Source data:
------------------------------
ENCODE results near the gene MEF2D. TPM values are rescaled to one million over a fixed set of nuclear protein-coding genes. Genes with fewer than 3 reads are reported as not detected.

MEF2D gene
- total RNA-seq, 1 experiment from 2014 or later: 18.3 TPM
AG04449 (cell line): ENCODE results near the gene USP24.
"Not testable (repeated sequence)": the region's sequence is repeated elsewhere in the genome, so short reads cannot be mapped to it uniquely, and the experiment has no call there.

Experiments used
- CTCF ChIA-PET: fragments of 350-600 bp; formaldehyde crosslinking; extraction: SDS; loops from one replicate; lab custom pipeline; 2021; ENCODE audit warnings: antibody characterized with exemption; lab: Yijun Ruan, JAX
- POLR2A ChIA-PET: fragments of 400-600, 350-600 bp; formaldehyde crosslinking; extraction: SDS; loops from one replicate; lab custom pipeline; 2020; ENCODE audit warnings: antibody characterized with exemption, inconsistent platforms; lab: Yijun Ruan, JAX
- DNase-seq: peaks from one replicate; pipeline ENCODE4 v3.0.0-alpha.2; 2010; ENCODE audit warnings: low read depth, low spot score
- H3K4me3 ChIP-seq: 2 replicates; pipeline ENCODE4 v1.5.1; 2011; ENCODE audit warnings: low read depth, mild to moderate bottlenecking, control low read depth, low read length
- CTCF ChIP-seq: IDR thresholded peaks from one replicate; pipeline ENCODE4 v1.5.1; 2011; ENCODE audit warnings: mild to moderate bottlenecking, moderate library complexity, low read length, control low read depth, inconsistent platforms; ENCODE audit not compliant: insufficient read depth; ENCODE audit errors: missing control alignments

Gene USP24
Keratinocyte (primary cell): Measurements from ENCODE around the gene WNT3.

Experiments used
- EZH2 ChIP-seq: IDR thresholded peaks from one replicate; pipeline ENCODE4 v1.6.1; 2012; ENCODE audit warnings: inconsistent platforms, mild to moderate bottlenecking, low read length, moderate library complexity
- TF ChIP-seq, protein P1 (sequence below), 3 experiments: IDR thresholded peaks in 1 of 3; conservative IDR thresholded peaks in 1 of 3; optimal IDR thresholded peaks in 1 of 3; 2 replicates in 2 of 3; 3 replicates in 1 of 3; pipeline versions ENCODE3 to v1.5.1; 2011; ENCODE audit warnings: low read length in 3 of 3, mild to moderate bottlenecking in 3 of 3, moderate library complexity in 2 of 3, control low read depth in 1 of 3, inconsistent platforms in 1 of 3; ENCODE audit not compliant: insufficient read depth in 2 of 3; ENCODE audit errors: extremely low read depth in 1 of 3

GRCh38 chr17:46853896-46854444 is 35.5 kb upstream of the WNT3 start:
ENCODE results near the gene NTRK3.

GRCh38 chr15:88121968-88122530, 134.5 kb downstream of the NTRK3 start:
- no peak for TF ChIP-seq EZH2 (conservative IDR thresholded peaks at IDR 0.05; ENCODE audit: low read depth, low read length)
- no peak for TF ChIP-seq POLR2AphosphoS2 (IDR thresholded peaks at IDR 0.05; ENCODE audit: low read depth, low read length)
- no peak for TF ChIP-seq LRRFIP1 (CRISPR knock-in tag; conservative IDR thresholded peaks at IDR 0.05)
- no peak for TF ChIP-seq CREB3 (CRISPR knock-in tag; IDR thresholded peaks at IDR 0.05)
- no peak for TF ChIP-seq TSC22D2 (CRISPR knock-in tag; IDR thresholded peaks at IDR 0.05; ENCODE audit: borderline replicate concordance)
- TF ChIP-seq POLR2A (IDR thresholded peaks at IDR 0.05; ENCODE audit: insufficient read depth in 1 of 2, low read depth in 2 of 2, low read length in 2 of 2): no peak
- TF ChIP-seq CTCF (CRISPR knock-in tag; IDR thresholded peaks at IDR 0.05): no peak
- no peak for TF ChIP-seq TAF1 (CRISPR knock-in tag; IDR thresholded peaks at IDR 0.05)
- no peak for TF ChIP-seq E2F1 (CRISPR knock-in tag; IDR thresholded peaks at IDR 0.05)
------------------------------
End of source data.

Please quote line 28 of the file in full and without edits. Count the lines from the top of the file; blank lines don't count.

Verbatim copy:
- no peak for TF ChIP-seq E2F1 (CRISPR knock-in tag; IDR thresholded peaks at IDR 0.05)